Updates from the Trial Court and Appeals Board

By Chief Judge Kenneth M. Switzer, Nashville

“Workers’ compensation is a very important field of the law, if not the most important. It touches more lives than any other field of the law. It involves the payments of huge sums of money. The welfare of human beings, the success of businesses, and the pocketbooks of consumers are affected daily by it.”
Singletary v. Mangham Const. Co., 418 So. 2d 1138, 1140 (Fla. Dist. Ct. App. 1982).

 

On March 16, we detailed our proposed response to the COVID-19 outbreak. Our idea was to continue to function as a court system in any way we could, even if we were displaced from our normal offices. Sure enough, we soon found ourselves displaced. Many of you were as well. We, and you, will continue in this “isolation” for a while to come.

That said, we’re pleased to report that our preparation for alternate performance is going extremely well — thanks in large part to your willingness to be flexible and work within the system as designed.

You might’ve noticed that, at the Bureau of Workers’ Compensation, we like to count. Here are a few statistics from the trial court’s first four weeks working remotely:

  • We have conducted 514 telephonic settlement approval hearings.
  • These approvals have resulted in the disbursement of $9,649,684 to injured workers.
  • We have held over 100 telephonic status/scheduling hearings, keeping cases moving as much as possible.
  • We have held several motion hearings.
  • We have held a few expedited hearings on the record.

We remain willing to conduct expedited and compensation hearings by phone, should the parties agree.

As for the Appeals Board, Presiding Judge Tim Conner says that they are “fully operational.” Since March 23, the Board:

  • Heard oral arguments in six cases telephonically.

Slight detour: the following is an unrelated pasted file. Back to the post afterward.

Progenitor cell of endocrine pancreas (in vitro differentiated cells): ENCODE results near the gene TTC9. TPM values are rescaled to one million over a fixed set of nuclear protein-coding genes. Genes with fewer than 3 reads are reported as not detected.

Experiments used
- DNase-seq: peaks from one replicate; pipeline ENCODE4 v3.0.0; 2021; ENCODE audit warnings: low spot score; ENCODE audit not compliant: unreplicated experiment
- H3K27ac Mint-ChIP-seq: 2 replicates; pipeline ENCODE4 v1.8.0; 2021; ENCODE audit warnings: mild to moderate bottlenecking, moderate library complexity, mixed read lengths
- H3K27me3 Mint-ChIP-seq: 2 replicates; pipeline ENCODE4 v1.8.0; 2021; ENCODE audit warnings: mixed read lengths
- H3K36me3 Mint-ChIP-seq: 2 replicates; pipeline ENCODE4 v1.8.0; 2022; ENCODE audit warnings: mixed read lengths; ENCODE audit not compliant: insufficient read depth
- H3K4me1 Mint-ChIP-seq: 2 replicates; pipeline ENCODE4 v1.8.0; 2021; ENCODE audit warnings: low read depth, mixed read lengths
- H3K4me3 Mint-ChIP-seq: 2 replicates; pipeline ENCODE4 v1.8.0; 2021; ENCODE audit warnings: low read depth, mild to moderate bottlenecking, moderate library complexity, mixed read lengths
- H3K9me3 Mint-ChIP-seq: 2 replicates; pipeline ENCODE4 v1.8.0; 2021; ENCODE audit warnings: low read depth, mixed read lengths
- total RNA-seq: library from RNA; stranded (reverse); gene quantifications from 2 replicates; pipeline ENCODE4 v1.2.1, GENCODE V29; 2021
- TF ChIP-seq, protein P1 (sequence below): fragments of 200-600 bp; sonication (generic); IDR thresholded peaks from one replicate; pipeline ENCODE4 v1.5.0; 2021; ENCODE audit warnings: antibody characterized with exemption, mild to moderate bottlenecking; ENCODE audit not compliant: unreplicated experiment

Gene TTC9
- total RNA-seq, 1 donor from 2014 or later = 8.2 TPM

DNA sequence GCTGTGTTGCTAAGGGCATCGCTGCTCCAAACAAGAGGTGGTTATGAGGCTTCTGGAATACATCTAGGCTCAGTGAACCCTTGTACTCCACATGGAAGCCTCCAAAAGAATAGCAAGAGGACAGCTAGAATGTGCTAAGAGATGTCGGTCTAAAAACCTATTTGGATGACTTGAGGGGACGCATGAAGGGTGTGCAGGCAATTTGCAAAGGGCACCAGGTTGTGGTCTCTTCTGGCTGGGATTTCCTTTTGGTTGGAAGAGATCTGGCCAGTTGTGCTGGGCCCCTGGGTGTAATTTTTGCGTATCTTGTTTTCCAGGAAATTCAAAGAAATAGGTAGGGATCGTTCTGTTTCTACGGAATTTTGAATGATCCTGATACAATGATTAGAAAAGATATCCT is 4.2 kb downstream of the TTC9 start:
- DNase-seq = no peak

• Issued five opinions and received three new notices of appeal.
  • Received two requests for administrative review in pre-Reform Act cases and issued one order.
  • Is actively working on several other opinions, to be released within the next few weeks.

In addition, the court clerk continues to process all filings and newly-submitted dispute certification notices issued by the mediators, who are holding telephonic mediations. The clerk also continues to process appeals to be sent to the Appeals Board. We realized in the days following the tornadoes in early March, when the Nashville office was closed due to uninhabitability, that TNComp kept things moving seamlessly in almost every case.

So, to recap: workers’ compensation in Tennessee is marching on through the coronavirus, thanks largely to your cooperation and patience.

As a final note, we’ve all been watching the news (maybe too much) and reading articles about the pandemic, trying to make sense of it all. One article suggests that we’re going through the stages of the grieving process: denial, anger, bargaining, sadness, and acceptance. A new stage has been proposed: meaning.

As a court, we’re humbled to continue serving injured workers and employers in Tennessee. Many if not all stay-at-home orders have classified legal services as “essential.” What we in the legal profession do matters to other people. That’s always the case, but it’s especially true now. So, in all our frustration, anxiety and sadness, let’s remember that what we do has meaning.

You’re doing great.

the helpers

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